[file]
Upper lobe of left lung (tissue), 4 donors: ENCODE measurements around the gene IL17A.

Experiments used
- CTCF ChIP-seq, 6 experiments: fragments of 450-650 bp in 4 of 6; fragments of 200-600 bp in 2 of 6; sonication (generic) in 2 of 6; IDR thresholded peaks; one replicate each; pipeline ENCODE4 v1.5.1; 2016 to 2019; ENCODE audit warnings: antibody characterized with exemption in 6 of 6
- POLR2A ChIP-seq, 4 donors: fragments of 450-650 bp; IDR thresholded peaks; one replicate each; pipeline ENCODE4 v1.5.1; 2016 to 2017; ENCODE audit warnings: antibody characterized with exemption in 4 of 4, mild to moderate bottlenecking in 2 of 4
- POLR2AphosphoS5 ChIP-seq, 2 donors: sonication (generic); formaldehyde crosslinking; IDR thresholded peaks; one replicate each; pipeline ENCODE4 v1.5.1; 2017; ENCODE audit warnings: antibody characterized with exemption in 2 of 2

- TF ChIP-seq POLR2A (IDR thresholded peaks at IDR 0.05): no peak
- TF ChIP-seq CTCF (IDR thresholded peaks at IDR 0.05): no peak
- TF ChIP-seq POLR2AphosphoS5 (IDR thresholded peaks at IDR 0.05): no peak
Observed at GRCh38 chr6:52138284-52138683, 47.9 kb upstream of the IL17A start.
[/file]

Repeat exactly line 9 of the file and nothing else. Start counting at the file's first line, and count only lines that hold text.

Observed at GRCh38 chr6:52138284-52138683, 47.9 kb upstream of the IL17A start.